Managing Managed Care II: A Handbook for Mental Health Professionals / Edition 2

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Overview

Managing Managed Care II: A Handbook for Mental Health Professionals, Second Edition, provides an easy-to-learn, easy-to-use method for documenting and communicating the necessity, appropriateness, and course of treatment for managed care review. Using the Patient Impairment Profile method, practitioners can convincingly convey a clinical rationale for treatment, efficiently track progress over time, and demonstrate favorable patient outcomes.

Keeping pace with the evolving and expanding presence of managed care, the authors have extensively revised and enlarged the previous edition. New clinical research on the validity and reliability of the impairment terminology has produced a much-improved, clinically valid, and statistically reliable impairment lexicon. Detailed severity rating qualifiers, reference lists of patient objectives, and a useful glossary have been added. All regulations have also been updated.

Managing Managed Care II is reference and valuable resource for mental health practitioners and for the individuals who monitor and review treatment. By providing concise, relevant, and outcome-focused treatment information, practitioners become proactive participants in managed care while adeptly articulating the value and quality of their services.

American Psychiatric Publishing

The book contains black-and-white illustrations.

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Editorial Reviews

Doody's Review Service
Reviewer: John K. Larson, MD (Rush University Medical Center)
Description: This is a significantly revised second edition of a book, originally published in 1992, that is a collaboration of three authors — a psychiatrist, a nurse, and a psychotherapist — all of whom are actively seeing patients in a predominantly managed care setting. The authors support the position that medical necessity is based on a demonstration of functional impairment and that the mental health professional's role should focus on reducing the severity of that impairment. They provide a pragmatic classification system for assessing impairment, rating its severity, designing a focused treatment plan, and measuring outcome.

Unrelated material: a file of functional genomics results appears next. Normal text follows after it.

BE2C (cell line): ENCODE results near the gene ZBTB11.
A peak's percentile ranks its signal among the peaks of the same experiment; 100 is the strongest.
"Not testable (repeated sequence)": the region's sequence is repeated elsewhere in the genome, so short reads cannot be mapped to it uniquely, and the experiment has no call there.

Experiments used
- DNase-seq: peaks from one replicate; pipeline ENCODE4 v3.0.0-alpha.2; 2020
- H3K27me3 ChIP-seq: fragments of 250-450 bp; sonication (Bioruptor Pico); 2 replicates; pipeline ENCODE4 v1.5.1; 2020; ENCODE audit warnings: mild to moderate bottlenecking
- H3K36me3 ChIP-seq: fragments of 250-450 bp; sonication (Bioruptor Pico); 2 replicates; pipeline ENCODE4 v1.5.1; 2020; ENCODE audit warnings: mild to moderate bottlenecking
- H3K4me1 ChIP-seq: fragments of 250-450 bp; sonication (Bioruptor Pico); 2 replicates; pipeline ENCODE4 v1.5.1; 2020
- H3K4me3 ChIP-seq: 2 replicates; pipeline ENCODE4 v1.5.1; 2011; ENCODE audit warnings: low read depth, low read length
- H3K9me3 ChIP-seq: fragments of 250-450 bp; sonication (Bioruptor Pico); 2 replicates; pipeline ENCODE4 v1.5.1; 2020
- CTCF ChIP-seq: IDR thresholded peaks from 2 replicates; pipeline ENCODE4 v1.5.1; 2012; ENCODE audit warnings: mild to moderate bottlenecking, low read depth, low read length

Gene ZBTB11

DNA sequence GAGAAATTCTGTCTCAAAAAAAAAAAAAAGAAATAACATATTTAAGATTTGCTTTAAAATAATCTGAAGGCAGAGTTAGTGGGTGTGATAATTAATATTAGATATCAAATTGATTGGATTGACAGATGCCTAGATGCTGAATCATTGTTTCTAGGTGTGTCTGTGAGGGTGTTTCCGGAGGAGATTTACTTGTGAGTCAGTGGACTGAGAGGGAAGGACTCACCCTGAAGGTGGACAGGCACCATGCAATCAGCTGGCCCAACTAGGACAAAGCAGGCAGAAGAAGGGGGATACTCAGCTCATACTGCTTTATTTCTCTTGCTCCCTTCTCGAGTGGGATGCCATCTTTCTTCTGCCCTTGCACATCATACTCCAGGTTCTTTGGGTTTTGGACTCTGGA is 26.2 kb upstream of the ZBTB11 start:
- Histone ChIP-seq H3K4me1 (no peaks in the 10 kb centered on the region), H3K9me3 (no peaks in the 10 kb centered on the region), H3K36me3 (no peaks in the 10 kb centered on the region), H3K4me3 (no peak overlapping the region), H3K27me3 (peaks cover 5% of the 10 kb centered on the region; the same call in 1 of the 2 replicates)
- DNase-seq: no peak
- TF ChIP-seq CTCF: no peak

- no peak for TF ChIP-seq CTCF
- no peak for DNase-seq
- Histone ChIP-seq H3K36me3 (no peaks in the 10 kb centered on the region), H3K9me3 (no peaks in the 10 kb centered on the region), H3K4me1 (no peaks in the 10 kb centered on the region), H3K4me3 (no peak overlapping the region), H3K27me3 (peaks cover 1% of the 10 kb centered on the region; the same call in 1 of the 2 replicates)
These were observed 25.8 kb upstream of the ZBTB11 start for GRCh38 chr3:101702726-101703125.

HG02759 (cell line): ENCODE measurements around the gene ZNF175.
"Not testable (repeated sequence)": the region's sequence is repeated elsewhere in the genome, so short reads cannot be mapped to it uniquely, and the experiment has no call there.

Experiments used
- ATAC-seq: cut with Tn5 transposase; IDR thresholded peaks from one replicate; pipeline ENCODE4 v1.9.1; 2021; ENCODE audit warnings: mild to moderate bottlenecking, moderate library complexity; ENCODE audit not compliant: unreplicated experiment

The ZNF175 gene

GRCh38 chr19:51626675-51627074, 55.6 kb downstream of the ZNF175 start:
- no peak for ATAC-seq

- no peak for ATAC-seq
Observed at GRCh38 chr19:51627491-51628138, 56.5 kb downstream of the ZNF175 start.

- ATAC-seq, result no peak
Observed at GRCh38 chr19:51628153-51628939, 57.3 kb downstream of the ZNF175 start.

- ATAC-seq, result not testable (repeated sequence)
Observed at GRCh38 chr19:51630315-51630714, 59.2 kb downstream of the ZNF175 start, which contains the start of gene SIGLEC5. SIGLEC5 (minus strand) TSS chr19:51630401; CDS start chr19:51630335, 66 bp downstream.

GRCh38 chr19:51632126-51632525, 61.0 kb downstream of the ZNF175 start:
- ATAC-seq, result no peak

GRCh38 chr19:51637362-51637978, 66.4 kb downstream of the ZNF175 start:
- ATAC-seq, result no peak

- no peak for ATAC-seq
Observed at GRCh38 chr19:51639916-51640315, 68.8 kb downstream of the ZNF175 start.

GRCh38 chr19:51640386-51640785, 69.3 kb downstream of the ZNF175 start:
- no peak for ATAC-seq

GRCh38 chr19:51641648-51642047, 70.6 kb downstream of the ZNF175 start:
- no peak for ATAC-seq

Purpose: The purpose is to enable practitioners to communicate more effectively in a managed care environment. However, the book is also provocative and stimulates a higher level of critical thinking in case formulations and in evaluating our effectiveness in our work with patients, regardless of theoretical orientation.
Audience: The book is targeted for all mental health practitioners, especially those who see patients in cost-conscious settings where communication with case managers is necessary. Psychiatrists working in consultation-liaison relationships with other physicians will also benefit from its pragmatic approach and lack of jargon.
Features: The book uses numerous case examples to illustrate major points, including impairment and its relationship to diagnosis, rating of severity, treatment goals, patient objectives, interventions, and measurement of progress and outcome. A description of proprietary software that incorporates the authors' approach to treatment planning is included. The book concludes with an extensive glossary incorporating an impairment lexicon, severity rating scales and qualifiers, a patient objectives list, and an excellent list of supporting references.
Assessment: This book can be enthusiastically recommended to those besieged mental health practitioners looking for a better way to advocate for their patients in managed care settings. Any practitioner will benefit from exposure to the critical thinking and jargon-free language elucidated by the authors.
John K. Larson